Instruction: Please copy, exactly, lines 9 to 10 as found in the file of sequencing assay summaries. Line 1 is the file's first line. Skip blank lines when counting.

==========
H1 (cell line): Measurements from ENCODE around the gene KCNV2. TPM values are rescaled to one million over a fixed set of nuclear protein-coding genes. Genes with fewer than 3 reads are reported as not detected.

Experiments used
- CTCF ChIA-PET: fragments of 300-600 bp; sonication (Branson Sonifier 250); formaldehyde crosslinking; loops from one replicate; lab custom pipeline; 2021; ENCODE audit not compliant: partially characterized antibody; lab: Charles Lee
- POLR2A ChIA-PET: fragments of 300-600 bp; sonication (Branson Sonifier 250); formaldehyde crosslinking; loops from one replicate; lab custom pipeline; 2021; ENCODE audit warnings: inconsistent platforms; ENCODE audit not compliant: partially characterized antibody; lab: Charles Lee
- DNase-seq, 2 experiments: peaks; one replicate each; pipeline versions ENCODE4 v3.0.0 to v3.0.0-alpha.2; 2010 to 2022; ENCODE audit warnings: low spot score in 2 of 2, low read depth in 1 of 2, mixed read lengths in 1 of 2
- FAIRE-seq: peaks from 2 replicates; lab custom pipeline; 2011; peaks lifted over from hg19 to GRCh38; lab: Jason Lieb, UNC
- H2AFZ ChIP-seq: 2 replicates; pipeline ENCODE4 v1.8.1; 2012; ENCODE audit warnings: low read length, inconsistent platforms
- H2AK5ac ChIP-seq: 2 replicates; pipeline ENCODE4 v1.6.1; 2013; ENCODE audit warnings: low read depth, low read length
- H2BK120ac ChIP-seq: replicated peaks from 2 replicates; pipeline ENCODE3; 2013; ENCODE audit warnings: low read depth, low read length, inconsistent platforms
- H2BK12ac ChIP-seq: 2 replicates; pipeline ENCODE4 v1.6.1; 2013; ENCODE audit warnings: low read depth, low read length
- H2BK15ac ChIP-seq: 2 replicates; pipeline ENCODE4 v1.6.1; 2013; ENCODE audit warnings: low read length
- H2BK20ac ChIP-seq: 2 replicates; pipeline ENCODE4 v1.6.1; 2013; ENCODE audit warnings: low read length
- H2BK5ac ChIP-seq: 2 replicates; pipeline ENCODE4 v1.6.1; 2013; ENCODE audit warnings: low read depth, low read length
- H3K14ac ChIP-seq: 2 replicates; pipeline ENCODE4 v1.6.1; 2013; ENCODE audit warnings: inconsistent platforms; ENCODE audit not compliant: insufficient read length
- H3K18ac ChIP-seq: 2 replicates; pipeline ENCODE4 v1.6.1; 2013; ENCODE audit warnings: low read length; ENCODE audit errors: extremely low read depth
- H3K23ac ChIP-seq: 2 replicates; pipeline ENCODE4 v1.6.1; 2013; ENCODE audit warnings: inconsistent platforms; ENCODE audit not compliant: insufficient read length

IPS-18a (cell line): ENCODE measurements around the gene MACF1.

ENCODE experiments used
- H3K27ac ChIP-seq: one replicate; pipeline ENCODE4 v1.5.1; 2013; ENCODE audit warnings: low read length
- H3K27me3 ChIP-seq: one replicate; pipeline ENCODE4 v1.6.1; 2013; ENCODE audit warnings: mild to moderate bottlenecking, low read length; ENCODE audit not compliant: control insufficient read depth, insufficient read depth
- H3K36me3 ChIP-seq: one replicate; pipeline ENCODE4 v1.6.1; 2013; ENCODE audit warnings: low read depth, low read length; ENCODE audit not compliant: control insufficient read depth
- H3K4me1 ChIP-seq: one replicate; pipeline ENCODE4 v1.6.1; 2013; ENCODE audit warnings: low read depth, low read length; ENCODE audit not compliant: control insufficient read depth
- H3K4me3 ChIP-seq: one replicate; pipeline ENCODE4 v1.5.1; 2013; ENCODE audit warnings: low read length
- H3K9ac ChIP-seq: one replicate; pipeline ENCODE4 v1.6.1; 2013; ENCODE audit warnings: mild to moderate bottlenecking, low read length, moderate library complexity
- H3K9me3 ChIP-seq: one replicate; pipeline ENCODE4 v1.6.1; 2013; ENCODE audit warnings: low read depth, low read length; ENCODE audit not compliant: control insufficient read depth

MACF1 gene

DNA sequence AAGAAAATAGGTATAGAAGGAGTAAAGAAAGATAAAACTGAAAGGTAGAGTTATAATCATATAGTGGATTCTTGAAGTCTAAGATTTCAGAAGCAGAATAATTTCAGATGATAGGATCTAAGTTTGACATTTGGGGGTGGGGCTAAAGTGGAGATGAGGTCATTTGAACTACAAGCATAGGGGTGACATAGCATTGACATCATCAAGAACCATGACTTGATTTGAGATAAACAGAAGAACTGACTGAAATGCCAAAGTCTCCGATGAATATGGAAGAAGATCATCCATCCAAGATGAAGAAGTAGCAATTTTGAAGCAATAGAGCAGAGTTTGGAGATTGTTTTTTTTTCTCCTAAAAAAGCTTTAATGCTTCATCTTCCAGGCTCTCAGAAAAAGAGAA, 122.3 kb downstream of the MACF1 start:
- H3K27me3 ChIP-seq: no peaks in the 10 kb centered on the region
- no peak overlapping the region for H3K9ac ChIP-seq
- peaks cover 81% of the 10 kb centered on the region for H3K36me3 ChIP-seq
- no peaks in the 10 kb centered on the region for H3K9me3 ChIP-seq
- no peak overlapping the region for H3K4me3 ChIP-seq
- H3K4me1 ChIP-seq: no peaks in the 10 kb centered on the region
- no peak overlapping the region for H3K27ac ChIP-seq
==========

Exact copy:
- H2BK120ac ChIP-seq: replicated peaks from 2 replicates; pipeline ENCODE3; 2013; ENCODE audit warnings: low read depth, low read length, inconsistent platforms
- H2BK12ac ChIP-seq: 2 replicates; pipeline ENCODE4 v1.6.1; 2013; ENCODE audit warnings: low read depth, low read length